Thursday, July 13, 2006

As i rode the bus into town

How easy it is for our blogs to become arena's for ungreatful moaning. For morose naval gazing. That not what i was created for.

There're some great views around where i live. Tree envelloped hills, often at this time of year covered in sunshine...greens and blues and golds. Its lovely. How good is God. How amazing the fact that He would shed His blood as a ransom for us...Also, how cool is it that glorifying Him and enjoying Him are not seperate!

Anyway, here's my jazz from wednesday night. Now i know how to cut and paste, i can do this sort of thing! I can't take any credit for any of it firstly because of the obvious reason, and secondly because i was emailed the outline on wednesday, and just had to beef it out a little bit.

Paul begins this passage with a question: “What shall we say, then? Shall we go on sinning, so that grace may increase?” In other words, shall we continue living our old life of sin because we are now under grace, so that grace may increase? Paul’s answer is no, and he spends the rest of the passage explaining why.

1. In our old life death reigned (Rom. 5:14); we were dead in Sin (Eph 2:1); we lived in sin (v.2), in rebellion to God; we were prisoners, unable to escape; we were slaves to sin (v.6). Anthony talked a lot, in some very visual words about how our lives looked before we were saved. He said we were like walking corpses, trapped hopelessly and helplessly in sin, but unaware of it, and its condition…surely the worst kind of prison, one you don’t even know you’re in! In prison, Anthony reminded us, someone tells you when to get up, go to sleep, eat, go to the toilet….do anything without being told or allowed to. We were helpless, without hope and without God (Eph.2:12). Our lives were characterised by sin.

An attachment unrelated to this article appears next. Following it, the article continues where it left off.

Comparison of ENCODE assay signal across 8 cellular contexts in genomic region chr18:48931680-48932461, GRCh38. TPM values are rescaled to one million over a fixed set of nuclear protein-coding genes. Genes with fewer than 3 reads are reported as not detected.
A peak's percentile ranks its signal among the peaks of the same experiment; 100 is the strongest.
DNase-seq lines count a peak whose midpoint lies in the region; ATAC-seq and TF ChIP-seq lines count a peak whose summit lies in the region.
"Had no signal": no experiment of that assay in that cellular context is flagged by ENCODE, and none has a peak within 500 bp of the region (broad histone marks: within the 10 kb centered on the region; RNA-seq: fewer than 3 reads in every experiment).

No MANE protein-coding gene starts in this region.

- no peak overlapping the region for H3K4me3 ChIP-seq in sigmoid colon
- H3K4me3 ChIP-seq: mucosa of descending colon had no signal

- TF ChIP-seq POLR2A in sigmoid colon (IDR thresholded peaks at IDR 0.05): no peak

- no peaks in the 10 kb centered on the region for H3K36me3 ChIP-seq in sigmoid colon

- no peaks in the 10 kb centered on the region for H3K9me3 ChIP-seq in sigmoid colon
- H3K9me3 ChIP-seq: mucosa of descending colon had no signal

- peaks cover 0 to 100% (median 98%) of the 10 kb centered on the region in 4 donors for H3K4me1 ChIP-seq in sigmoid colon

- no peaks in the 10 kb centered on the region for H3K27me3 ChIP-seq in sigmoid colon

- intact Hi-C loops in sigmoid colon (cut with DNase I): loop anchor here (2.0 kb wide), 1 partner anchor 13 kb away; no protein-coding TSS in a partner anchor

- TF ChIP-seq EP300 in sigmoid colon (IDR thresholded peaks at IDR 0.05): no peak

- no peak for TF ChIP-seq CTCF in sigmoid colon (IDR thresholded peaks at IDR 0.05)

2. Now we have died to sin; we were united with Christ in his death (v.5); we died to our old life; our old self died (v.6) so that sin might be done away with and that we should no longer be slaves to sin. Being dead to sin doesn’t mean we no longer sin. In 1 John it says that if anyone says they no longer sin they are making Christ a liar (1 John 1:10). John Stott says that being dead to sin means being dead to its legal obligation (Christ was punished instead) and to it’s moral obligation (when sin calls us and tempts us, we are not obliged to it. We can ignore it because we have the tools to recognise and overcome it now) Christ didn’t come to fix our old life, but to kill it. To crucify it. Christ came and died, and we have died with Him according to verse 5 so why would we want to continue it that which has been killed?

3. We have been raised with Christ, united with him in is resurrection (v.5) and called to live a new life. We are alive to God in Christ Jesus (v.11). This new life should be characterised by a continuing and increasing victory over sin (v.12), and a servant heart devoted to God’s service (v.13). This passage ends, notably with Paul mentioning that it is God’s grace that gives us the power to say no to sin, not that power to say yes! The old us was characterised by sin. The new us must be characterised by Christ's work within us.

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